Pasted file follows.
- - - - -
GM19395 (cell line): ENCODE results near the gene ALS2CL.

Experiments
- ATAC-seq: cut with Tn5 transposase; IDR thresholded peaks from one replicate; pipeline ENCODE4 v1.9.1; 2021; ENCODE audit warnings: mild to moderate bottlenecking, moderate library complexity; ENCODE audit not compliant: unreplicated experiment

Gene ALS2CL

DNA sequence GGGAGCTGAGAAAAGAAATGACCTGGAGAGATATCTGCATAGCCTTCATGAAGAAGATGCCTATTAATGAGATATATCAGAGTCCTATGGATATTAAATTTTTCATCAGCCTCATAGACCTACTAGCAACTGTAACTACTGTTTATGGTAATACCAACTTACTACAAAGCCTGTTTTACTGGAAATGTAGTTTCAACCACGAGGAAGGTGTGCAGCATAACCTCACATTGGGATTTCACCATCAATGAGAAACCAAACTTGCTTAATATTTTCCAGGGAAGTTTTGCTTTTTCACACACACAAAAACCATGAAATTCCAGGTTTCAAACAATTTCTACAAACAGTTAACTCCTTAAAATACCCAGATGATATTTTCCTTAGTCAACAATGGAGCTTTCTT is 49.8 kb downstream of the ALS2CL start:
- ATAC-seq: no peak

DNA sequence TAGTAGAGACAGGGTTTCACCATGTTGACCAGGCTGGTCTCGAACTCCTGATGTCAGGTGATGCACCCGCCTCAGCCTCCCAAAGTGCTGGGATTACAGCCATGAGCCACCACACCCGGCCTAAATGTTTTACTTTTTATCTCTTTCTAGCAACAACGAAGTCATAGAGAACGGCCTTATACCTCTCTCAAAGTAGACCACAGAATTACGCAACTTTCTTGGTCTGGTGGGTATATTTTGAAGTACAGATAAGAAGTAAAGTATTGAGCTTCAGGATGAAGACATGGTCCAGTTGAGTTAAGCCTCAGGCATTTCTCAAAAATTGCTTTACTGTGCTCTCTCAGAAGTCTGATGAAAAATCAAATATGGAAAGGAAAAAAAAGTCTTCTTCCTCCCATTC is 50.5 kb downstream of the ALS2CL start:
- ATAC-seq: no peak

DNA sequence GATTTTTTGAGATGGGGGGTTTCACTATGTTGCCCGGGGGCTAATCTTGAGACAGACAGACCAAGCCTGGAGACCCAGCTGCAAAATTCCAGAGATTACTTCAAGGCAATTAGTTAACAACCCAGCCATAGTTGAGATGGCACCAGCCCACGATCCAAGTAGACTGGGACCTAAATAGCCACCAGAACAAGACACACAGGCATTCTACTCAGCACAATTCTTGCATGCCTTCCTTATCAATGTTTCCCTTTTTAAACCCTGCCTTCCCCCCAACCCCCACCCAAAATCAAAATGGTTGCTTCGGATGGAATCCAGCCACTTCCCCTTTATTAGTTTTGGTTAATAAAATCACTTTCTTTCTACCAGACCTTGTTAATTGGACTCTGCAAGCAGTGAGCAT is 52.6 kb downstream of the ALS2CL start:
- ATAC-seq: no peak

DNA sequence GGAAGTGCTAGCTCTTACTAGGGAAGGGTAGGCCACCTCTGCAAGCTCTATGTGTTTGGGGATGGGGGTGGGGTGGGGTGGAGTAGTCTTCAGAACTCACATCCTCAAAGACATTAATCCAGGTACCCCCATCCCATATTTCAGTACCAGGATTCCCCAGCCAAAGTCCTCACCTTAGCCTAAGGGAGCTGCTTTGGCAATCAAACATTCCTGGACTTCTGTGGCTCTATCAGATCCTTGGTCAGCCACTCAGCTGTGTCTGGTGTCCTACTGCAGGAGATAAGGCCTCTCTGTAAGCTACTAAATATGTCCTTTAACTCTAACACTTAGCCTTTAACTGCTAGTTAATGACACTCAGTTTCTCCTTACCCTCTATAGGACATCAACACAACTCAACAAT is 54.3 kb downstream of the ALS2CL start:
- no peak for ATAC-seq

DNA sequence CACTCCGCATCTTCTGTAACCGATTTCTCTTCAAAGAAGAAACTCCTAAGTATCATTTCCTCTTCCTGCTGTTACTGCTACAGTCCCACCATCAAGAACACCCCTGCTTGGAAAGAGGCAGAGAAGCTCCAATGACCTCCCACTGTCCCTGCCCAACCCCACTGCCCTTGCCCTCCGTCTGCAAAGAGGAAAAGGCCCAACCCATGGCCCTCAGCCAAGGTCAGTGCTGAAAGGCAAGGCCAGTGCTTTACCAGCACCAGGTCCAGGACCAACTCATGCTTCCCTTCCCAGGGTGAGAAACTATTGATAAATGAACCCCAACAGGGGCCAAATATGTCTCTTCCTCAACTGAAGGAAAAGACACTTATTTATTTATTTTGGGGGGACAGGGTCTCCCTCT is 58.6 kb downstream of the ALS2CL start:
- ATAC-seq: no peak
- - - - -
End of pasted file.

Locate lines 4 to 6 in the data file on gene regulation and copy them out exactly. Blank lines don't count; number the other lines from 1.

Gene ALS2CL

DNA sequence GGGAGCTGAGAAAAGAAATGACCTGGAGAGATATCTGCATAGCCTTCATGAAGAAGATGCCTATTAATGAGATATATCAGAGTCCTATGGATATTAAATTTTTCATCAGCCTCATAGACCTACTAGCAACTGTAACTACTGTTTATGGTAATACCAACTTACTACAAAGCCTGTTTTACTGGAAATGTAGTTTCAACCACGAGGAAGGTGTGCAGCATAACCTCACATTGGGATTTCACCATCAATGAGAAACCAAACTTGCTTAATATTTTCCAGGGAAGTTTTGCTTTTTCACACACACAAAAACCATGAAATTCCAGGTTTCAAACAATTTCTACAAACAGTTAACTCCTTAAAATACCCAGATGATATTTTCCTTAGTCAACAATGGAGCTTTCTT is 49.8 kb downstream of the ALS2CL start:
- ATAC-seq: no peak